Let us Persevere in Pray!
Readings: 1st: Gen 18:20 -32; Ps: 137:1-3. 6-8; 2nd: Col 1:12-14; Gos: Lk 11:1-13
This brief reflection was written by Rev. Fr. Njoku Canice Chukwuemeka, C.S.Sp. He is a Catholic Priest and a Member of the Congregation of the Holy Ghost Fathers and Brothers (Spiritans). He is currently working with the Spiritan International Group of Puerto Rico & Dominican Republic. He is the Administrator of Parroquia La Resurrección del Senor, Canovanas and the Chancellor of the Diocesis of Fajardo-Humacao, Puerto Rico. For more details and comments contact him on: firstname.lastname@example.org, email@example.com, firstname.lastname@example.org.
On this seventeenth Sunday of ordinary time, the Church draws our attention to the need to always turn to God in prayers in all circumstances of life. She reminds us that prayer is the key to unlock and enter the heart of God. Today, Christ himself gives us this key to success. He teaches us how to pray, as well as encourages us to pray without ceasing.
In today’s first reading, Abraham our father in faith demonstrated great courage. Without fear he approached God and boldly interceded on behalf of Lot, his nephew. He stood in the gap for Lot’s Family in Sodom and Gomorrah. Through this, he demonstrated that he was a great intercessor.
Abraham teaches us that we have a duty to intercede for others in prayers. We must not under estimate the power of prayer of intercession. There is a saying that: “God governs the world, while prayer governs God.” Through our intercession, God can save the righteous, heal the sick, and save those in all types of danger. It does not matter how far they are from us, because distance is not a barrier for God to hear us or act on our behalf.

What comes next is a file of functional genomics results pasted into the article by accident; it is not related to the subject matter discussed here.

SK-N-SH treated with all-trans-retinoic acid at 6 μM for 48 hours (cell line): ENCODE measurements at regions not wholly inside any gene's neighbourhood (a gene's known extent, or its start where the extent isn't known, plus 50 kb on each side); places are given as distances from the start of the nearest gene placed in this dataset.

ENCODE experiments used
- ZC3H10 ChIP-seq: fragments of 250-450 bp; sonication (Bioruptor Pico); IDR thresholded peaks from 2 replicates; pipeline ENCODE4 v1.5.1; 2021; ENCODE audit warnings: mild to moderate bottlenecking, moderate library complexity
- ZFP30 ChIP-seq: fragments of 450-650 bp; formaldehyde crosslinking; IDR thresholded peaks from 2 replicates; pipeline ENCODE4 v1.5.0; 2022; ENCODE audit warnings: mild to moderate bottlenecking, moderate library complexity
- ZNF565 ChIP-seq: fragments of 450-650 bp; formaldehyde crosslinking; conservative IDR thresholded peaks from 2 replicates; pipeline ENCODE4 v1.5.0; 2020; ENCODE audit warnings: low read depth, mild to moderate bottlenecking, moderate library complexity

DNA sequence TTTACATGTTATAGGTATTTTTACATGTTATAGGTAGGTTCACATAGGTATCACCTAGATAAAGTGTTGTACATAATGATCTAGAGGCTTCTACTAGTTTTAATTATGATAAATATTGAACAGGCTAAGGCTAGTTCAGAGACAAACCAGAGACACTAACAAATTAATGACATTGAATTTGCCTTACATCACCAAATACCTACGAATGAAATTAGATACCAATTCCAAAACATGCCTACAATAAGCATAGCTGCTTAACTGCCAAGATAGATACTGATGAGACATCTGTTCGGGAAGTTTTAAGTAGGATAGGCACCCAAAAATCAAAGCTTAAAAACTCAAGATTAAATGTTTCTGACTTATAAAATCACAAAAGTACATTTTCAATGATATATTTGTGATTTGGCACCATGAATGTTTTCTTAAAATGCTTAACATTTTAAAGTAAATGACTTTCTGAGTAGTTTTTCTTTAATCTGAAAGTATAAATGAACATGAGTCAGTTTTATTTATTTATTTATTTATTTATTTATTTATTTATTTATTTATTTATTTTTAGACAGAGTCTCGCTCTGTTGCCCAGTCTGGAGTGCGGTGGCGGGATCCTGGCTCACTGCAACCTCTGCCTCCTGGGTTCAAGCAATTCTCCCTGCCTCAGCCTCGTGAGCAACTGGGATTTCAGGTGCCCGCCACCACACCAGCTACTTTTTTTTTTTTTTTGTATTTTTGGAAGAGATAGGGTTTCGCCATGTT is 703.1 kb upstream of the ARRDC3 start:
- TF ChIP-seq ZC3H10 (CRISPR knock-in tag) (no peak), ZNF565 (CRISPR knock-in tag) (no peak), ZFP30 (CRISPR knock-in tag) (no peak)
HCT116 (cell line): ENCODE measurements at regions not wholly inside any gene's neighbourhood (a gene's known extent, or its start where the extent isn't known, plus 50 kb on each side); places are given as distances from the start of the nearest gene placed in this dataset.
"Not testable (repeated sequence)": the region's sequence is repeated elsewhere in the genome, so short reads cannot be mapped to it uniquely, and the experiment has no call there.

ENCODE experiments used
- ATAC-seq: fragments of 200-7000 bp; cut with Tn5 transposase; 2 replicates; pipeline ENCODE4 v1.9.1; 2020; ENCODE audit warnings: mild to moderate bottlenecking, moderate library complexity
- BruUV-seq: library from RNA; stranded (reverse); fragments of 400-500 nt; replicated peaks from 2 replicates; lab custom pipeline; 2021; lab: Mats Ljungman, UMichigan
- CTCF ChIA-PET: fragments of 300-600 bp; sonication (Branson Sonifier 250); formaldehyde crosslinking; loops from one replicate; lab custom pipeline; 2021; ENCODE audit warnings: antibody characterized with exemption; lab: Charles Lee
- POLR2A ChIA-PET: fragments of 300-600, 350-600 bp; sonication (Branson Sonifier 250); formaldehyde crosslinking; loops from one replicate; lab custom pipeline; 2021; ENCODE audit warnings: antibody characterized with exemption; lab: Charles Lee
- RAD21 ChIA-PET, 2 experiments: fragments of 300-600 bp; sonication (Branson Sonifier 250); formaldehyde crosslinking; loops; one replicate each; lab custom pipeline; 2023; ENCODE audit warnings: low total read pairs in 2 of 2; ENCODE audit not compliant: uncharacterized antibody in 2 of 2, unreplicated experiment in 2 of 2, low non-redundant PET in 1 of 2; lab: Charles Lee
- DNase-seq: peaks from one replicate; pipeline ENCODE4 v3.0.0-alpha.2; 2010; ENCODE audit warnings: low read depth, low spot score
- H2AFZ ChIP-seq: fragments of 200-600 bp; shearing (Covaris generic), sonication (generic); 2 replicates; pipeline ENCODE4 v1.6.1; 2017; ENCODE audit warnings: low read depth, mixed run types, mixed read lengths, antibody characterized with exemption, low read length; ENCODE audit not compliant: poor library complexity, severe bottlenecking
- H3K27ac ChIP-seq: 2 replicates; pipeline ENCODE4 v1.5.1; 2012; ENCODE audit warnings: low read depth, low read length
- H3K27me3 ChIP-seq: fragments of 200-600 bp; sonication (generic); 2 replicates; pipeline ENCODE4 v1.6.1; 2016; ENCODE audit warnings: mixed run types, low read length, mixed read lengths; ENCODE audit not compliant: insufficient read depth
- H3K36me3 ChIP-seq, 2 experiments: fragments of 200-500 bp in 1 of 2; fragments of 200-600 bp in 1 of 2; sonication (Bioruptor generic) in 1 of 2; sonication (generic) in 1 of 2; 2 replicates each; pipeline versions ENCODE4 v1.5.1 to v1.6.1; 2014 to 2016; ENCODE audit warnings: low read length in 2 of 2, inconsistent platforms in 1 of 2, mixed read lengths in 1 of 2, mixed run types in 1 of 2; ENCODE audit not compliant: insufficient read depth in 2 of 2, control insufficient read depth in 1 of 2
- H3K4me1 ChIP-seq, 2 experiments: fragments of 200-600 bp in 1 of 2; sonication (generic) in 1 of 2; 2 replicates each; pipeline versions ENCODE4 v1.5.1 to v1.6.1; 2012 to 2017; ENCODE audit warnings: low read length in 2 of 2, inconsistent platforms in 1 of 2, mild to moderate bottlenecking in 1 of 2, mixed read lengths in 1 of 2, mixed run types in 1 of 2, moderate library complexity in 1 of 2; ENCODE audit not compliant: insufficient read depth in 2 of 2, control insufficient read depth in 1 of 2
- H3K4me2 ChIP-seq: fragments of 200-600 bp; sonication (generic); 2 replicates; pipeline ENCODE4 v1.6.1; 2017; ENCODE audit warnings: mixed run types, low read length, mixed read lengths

In the second reading, Paul reminds us of our redemption in Christ. He reminds us that this was possible due to our faith in God who raised Jesus from the dead. Therefore, it is through this same faith that we must constantly approach God our father in prayer. Through this same faith we must intercede for others, and especially for our world that is in total chaos.
Today’s gospel is an explicit call to pray. The wise disciple humbly implored Christ: “Lord teach us how to pray.” He is like the man who says: “Do not give me fish! Rather, teach me how to fish.” Today Christ prayed, and also taught us how to pray. Our Lord’s Prayer has been the subject of unnecessary debate. This is because, some have argued that it is not a prayer itself, but a model of how to pray. There is no need for this argument. This is because through this prayer, mountains have been moved, and lives have been transformed.
Today, Jesus thought us that prayer is a necessary tool for us. All we need is to be persistent, patient, and humble. It is quiet unfortunate that most of us do not tarry and travail in prayer, yet we want mountains to be moved on our behalf. The reason is simple, we have lost faith in prayer and consequently in God.
If we must achieve any success in our mission, our prayer life must be revived and we must burn with the zeal to pray. Therefore, like the disciple in today’s gospel, we must humbly implore Jesus: “Lord teach us how to pray.” Prayer is a “simple project” that accomplishes much. It is also a thing of the spirit. Hence, Paul reminds us that: “We do not know what to pray for, but the Spirit intercedes for us in groans that words cannot express” (Rom 8:26). So, we must constantly ask the Spirit of Jesus to help us to pray. Also, it important to note that, if we pray according to the will and mind of God, He will hear us.
Finally, our God never goes to sleep. He knows when, where, and how to respond. Therefore, we must not give up the habit of praying and interceding for one another because prayer unlocks the heart of God. It breaks barriers and brings down the power of God. Jesus himself started his ministry with prayer and ended it with prayer. If we preserver in prayer, we shall gladly testify: “On the day I called, you answered me, O Lord!”
Peace be with you all!